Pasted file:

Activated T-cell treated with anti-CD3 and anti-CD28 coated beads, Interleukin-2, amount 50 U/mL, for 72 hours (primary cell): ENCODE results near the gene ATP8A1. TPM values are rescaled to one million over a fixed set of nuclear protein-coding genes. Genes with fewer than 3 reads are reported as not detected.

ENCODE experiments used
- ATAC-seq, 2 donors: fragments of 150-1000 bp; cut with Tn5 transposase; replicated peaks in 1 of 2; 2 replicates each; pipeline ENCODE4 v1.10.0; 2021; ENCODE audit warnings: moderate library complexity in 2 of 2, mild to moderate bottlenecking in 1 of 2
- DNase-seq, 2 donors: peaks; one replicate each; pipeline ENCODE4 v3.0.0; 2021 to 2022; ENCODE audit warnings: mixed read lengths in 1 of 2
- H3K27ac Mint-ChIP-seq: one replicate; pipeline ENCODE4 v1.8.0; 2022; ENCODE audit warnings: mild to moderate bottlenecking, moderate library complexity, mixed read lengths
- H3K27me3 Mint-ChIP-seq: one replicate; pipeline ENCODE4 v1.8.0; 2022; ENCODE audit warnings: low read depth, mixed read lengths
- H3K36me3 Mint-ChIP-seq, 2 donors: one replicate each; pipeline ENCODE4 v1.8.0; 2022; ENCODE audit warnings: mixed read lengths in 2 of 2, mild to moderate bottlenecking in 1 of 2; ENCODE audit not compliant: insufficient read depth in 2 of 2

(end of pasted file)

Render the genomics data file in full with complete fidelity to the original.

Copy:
Activated T-cell treated with anti-CD3 and anti-CD28 coated beads, Interleukin-2, amount 50 U/mL, for 72 hours (primary cell): ENCODE results near the gene ATP8A1. TPM values are rescaled to one million over a fixed set of nuclear protein-coding genes. Genes with fewer than 3 reads are reported as not detected.

ENCODE experiments used
- ATAC-seq, 2 donors: fragments of 150-1000 bp; cut with Tn5 transposase; replicated peaks in 1 of 2; 2 replicates each; pipeline ENCODE4 v1.10.0; 2021; ENCODE audit warnings: moderate library complexity in 2 of 2, mild to moderate bottlenecking in 1 of 2
- DNase-seq, 2 donors: peaks; one replicate each; pipeline ENCODE4 v3.0.0; 2021 to 2022; ENCODE audit warnings: mixed read lengths in 1 of 2
- H3K27ac Mint-ChIP-seq: one replicate; pipeline ENCODE4 v1.8.0; 2022; ENCODE audit warnings: mild to moderate bottlenecking, moderate library complexity, mixed read lengths
- H3K27me3 Mint-ChIP-seq: one replicate; pipeline ENCODE4 v1.8.0; 2022; ENCODE audit warnings: low read depth, mixed read lengths
- H3K36me3 Mint-ChIP-seq, 2 donors: one replicate each; pipeline ENCODE4 v1.8.0; 2022; ENCODE audit warnings: mixed read lengths in 2 of 2, mild to moderate bottlenecking in 1 of 2; ENCODE audit not compliant: insufficient read depth in 2 of 2